Milestones National Autism Conference -- Jun 14-15
Milestones Autism Resources
4853 Galaxy Parkway, Suite A
Warrensville Heights, OH 44128
Phone: (216) 464-7600
The language used to describe individuals who have disabilities is a sensitive topic many people in the community feel passionately about. Many of us were trained to use person-first language to focus on honoring the person as a whole, rather than their disability - for example, “person with autism” or “on the autism spectrum.” Emphasizing the person rather than their disability was a way to combat a history of associating disability with hurtful stigma and treating people with disabilities as “less than” other people.
Milestones Autism Resources is dedicated to helping each person reach their unique potential, honoring their strengths and challenges. We believe in presuming competence rather than assuming limitations. This is also central to Milestones’ commitment to celebrating neurodiversity, which is part of our diversity, equity and inclusion values.
The disability community adopted the expression "Nothing about us without us" to demand that their opinions, perspectives and best interests be at the center of the issues that affect their lives - that their voices lead the way. This mantra has fueled the disability rights movement for years and it continues to be incredibly relevant today.
We have been listening to many in the autism community express their desire to use identity-first language, using “autistic,” instead of being addressed as “individuals with autism.” Milestones has heard these individuals loud and clear. Autistic individuals share with us that “Autism is intrinsically part of who I am and how I am wired. I can’t separate my autism identity and me.” Autistic individuals are proud to embrace their identity and feel strongly about identifying as such.
"Like many autistic individuals, my diagnosis is not just a medical label. It is an integral part of who I am. My autism shapes the way I interact with people and how I perceive the world through my sensory differences. I cannot imagine being a non-autistic person and I am happy to be who I am. " - Nathan Morgan, Program Manager: Early Intervention and Autistic Supports, MSSA, LSW, Milestones Autism Resources and Self-advocate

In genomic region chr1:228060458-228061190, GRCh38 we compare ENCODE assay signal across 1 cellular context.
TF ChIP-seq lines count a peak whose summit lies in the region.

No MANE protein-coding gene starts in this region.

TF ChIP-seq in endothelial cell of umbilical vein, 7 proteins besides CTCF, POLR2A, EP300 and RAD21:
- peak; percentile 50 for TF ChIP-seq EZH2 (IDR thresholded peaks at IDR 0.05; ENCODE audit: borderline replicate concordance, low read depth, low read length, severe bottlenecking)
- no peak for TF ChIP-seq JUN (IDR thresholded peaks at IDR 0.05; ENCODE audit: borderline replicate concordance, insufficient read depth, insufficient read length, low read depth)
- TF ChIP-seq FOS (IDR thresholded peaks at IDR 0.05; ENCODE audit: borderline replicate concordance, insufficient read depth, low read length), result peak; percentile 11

Autistic self-advocates have pointed out that while person-first language is well-intentioned, using it with autism the same way we might say “person with cancer” or other diseases equates autism with a disease. If someone has cancer or another disease, we want to get rid of the disease to make the person healthy again. Autism is so intrinsically part of a person’s identity that to remove autism would change who they are.
We feel it is important to honor the wishes of autistic individuals. After careful reflection and listening to the voices of the community we are proud to serve, Milestones has decided to implement the use of identity-first language across all organizational communications and platforms.
"Using identity-first language highlights the inextricable nature of autism: it's not something I have, or something I carry with me. It's ALL of me." - Carly Jalowiec, Education Assistant, Milestones Autism Resources and Self-Advocate
Milestones is proud to be a convener and connector of the entire autism community. We care about and respect the voices of all autistic individuals, family members and autism professionals. Your perspectives and insights are important to us. Milestones understands that while many will be happy with this change because it corresponds to their preference, others may feel strongly about continuing to use person-first language.
While we have adopted a new language policy for our organization, we will continue to encourage Milestones conference speakers, partners and contributing writers to use the language they prefer when contributing to or participating in the work of our organization. Just like with the movement for using preferred pronouns, whatever way you want to be referred to, we will use that when describing you or sharing your content or presentations.
As language preferences evolve, we know it can be uncomfortable to make changes, and mistakes may be made along the way. If you’re not sure what language to use, ask the people in your life that this affects. Ask the autistic individuals you love, support or work with to learn about their preferences and how you can make them feel as comfortable as possible.
To establish and maintain a supportive, inclusive community, we must never stop listening, learning and evolving together. These conversations and changes are important, and we thank you all for doing your part in welcoming this progress.
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